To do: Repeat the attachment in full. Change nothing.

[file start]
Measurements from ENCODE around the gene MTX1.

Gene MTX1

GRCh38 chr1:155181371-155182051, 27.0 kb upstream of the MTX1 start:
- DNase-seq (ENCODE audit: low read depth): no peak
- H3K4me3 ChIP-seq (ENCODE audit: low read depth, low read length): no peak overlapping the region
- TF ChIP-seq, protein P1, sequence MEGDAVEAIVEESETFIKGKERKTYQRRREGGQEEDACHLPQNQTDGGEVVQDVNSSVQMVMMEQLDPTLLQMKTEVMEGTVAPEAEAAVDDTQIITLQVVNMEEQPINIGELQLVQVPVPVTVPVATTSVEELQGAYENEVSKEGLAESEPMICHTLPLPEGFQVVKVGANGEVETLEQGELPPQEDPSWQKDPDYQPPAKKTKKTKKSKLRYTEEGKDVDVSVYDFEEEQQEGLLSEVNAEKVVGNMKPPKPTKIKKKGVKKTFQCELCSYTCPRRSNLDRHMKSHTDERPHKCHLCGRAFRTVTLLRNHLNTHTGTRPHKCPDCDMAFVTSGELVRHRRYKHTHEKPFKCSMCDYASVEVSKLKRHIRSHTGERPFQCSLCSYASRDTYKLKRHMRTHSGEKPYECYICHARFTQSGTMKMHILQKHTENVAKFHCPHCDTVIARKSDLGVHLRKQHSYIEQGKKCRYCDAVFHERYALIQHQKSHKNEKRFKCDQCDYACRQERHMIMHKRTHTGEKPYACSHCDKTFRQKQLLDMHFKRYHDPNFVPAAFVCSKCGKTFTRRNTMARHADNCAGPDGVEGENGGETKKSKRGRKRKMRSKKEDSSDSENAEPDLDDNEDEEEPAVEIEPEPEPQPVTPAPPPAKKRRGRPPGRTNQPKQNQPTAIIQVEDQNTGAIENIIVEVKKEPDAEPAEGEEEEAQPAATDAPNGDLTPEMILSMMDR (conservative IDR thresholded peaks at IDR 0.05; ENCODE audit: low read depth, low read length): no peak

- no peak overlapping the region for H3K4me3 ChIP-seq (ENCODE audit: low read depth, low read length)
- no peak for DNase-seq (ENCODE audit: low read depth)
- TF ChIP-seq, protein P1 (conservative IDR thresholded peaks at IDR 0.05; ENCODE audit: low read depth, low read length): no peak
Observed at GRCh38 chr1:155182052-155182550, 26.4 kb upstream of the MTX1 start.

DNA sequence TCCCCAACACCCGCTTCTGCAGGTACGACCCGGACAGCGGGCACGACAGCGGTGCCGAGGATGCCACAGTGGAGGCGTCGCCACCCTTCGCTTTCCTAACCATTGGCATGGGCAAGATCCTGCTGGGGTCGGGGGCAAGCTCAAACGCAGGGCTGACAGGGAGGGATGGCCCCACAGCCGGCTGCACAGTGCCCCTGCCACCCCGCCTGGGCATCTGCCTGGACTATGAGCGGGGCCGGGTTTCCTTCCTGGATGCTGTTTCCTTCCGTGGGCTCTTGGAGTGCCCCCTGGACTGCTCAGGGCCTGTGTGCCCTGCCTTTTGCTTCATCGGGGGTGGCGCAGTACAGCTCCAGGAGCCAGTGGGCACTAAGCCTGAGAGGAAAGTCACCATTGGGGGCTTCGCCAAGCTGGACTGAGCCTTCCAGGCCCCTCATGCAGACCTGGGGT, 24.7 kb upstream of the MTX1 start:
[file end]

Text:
Measurements from ENCODE around the gene MTX1.

Gene MTX1

GRCh38 chr1:155181371-155182051, 27.0 kb upstream of the MTX1 start:
- DNase-seq (ENCODE audit: low read depth): no peak
- H3K4me3 ChIP-seq (ENCODE audit: low read depth, low read length): no peak overlapping the region
- TF ChIP-seq, protein P1, sequence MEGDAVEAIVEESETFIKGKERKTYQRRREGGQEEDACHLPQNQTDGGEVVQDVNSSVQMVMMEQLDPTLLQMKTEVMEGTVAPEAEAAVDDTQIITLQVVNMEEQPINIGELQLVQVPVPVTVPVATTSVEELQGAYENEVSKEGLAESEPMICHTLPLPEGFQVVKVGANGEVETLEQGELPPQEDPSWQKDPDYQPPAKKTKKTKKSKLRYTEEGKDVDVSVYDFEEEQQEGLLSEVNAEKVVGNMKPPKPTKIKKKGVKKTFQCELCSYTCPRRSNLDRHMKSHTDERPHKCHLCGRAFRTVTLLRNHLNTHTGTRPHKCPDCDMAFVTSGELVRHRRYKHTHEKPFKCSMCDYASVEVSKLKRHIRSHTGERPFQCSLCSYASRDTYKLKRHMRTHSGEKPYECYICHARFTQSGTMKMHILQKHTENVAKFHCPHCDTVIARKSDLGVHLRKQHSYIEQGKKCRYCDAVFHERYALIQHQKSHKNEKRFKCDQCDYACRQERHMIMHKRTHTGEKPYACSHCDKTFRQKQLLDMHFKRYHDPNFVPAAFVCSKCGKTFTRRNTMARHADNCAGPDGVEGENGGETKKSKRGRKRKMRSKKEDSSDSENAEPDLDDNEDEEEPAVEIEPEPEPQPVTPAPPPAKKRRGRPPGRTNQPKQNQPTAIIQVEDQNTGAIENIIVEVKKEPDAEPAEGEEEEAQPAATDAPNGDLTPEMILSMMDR (conservative IDR thresholded peaks at IDR 0.05; ENCODE audit: low read depth, low read length): no peak

- no peak overlapping the region for H3K4me3 ChIP-seq (ENCODE audit: low read depth, low read length)
- no peak for DNase-seq (ENCODE audit: low read depth)
- TF ChIP-seq, protein P1 (conservative IDR thresholded peaks at IDR 0.05; ENCODE audit: low read depth, low read length): no peak
Observed at GRCh38 chr1:155182052-155182550, 26.4 kb upstream of the MTX1 start.

DNA sequence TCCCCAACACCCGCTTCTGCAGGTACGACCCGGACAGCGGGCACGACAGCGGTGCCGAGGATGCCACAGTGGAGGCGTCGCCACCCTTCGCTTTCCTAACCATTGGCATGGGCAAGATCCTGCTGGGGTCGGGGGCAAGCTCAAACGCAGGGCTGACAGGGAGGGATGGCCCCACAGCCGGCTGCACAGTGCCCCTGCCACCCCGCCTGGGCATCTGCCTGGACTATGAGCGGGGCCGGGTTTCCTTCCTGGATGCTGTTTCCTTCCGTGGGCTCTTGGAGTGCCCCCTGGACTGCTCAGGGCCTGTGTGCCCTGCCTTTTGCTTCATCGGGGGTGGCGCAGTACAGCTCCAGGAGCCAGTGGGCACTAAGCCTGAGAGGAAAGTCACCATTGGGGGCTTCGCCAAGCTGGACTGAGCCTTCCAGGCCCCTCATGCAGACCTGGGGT, 24.7 kb upstream of the MTX1 start: